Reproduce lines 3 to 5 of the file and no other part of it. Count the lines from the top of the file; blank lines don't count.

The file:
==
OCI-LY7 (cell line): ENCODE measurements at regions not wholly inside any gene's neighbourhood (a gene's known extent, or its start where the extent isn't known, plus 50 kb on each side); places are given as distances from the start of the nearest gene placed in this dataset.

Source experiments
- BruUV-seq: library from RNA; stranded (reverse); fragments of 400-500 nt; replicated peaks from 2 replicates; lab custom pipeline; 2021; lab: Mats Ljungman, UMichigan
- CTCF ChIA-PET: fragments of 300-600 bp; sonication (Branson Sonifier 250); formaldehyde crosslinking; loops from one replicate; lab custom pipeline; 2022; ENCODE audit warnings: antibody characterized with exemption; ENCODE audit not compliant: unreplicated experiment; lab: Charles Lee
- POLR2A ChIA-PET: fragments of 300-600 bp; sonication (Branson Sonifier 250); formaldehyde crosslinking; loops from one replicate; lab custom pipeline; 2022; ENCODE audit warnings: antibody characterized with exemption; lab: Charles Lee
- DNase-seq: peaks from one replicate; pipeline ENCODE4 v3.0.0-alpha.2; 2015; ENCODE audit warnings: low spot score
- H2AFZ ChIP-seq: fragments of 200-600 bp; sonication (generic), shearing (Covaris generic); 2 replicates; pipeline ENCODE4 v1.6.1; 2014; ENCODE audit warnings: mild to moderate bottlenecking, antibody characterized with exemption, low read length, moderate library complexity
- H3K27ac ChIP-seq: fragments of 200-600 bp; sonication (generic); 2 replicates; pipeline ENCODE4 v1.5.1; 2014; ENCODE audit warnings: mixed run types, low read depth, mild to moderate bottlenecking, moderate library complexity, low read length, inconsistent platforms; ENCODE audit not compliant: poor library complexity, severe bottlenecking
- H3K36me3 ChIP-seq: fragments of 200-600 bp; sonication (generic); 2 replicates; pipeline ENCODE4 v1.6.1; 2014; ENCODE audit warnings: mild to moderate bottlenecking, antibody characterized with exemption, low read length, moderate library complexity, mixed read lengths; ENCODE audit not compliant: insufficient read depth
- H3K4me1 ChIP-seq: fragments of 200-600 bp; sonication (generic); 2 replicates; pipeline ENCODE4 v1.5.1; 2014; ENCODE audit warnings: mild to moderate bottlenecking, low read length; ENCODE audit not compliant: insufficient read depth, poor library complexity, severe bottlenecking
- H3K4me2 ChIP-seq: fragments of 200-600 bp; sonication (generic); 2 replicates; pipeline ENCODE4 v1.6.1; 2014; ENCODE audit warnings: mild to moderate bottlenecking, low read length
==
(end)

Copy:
- BruUV-seq: library from RNA; stranded (reverse); fragments of 400-500 nt; replicated peaks from 2 replicates; lab custom pipeline; 2021; lab: Mats Ljungman, UMichigan
- CTCF ChIA-PET: fragments of 300-600 bp; sonication (Branson Sonifier 250); formaldehyde crosslinking; loops from one replicate; lab custom pipeline; 2022; ENCODE audit warnings: antibody characterized with exemption; ENCODE audit not compliant: unreplicated experiment; lab: Charles Lee
- POLR2A ChIA-PET: fragments of 300-600 bp; sonication (Branson Sonifier 250); formaldehyde crosslinking; loops from one replicate; lab custom pipeline; 2022; ENCODE audit warnings: antibody characterized with exemption; lab: Charles Lee